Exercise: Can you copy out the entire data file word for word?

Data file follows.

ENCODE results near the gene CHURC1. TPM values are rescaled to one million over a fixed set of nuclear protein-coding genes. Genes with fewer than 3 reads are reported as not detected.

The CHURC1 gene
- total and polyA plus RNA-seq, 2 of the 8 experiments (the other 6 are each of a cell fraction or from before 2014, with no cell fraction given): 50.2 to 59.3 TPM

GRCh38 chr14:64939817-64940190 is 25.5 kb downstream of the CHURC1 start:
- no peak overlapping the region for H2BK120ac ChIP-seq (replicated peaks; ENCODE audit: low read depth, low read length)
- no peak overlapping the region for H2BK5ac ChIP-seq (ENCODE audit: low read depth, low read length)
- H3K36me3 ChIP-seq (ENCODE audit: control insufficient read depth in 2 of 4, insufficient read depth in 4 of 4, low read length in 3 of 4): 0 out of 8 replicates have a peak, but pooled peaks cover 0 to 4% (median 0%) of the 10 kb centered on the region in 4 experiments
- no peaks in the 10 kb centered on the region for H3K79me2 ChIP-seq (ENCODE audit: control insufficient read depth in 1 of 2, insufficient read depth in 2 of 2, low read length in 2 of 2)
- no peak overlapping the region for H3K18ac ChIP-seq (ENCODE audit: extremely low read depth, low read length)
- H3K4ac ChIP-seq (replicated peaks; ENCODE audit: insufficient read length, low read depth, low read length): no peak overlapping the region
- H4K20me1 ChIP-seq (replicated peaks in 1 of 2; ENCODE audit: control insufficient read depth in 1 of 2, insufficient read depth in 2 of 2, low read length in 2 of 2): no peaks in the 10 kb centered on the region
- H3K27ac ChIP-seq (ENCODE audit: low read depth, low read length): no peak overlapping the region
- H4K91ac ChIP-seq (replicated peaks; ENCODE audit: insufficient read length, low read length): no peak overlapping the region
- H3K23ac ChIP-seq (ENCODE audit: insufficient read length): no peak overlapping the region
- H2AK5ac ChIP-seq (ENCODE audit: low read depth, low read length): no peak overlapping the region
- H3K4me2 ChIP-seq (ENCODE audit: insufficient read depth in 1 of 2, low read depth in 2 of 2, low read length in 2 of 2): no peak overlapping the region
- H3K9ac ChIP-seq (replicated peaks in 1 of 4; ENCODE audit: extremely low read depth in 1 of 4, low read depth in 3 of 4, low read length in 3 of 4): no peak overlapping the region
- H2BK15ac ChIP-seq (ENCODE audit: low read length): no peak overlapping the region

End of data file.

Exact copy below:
ENCODE results near the gene CHURC1. TPM values are rescaled to one million over a fixed set of nuclear protein-coding genes. Genes with fewer than 3 reads are reported as not detected.

The CHURC1 gene
- total and polyA plus RNA-seq, 2 of the 8 experiments (the other 6 are each of a cell fraction or from before 2014, with no cell fraction given): 50.2 to 59.3 TPM

GRCh38 chr14:64939817-64940190 is 25.5 kb downstream of the CHURC1 start:
- no peak overlapping the region for H2BK120ac ChIP-seq (replicated peaks; ENCODE audit: low read depth, low read length)
- no peak overlapping the region for H2BK5ac ChIP-seq (ENCODE audit: low read depth, low read length)
- H3K36me3 ChIP-seq (ENCODE audit: control insufficient read depth in 2 of 4, insufficient read depth in 4 of 4, low read length in 3 of 4): 0 out of 8 replicates have a peak, but pooled peaks cover 0 to 4% (median 0%) of the 10 kb centered on the region in 4 experiments
- no peaks in the 10 kb centered on the region for H3K79me2 ChIP-seq (ENCODE audit: control insufficient read depth in 1 of 2, insufficient read depth in 2 of 2, low read length in 2 of 2)
- no peak overlapping the region for H3K18ac ChIP-seq (ENCODE audit: extremely low read depth, low read length)
- H3K4ac ChIP-seq (replicated peaks; ENCODE audit: insufficient read length, low read depth, low read length): no peak overlapping the region
- H4K20me1 ChIP-seq (replicated peaks in 1 of 2; ENCODE audit: control insufficient read depth in 1 of 2, insufficient read depth in 2 of 2, low read length in 2 of 2): no peaks in the 10 kb centered on the region
- H3K27ac ChIP-seq (ENCODE audit: low read depth, low read length): no peak overlapping the region
- H4K91ac ChIP-seq (replicated peaks; ENCODE audit: insufficient read length, low read length): no peak overlapping the region
- H3K23ac ChIP-seq (ENCODE audit: insufficient read length): no peak overlapping the region
- H2AK5ac ChIP-seq (ENCODE audit: low read depth, low read length): no peak overlapping the region
- H3K4me2 ChIP-seq (ENCODE audit: insufficient read depth in 1 of 2, low read depth in 2 of 2, low read length in 2 of 2): no peak overlapping the region
- H3K9ac ChIP-seq (replicated peaks in 1 of 4; ENCODE audit: extremely low read depth in 1 of 4, low read depth in 3 of 4, low read length in 3 of 4): no peak overlapping the region
- H2BK15ac ChIP-seq (ENCODE audit: low read length): no peak overlapping the region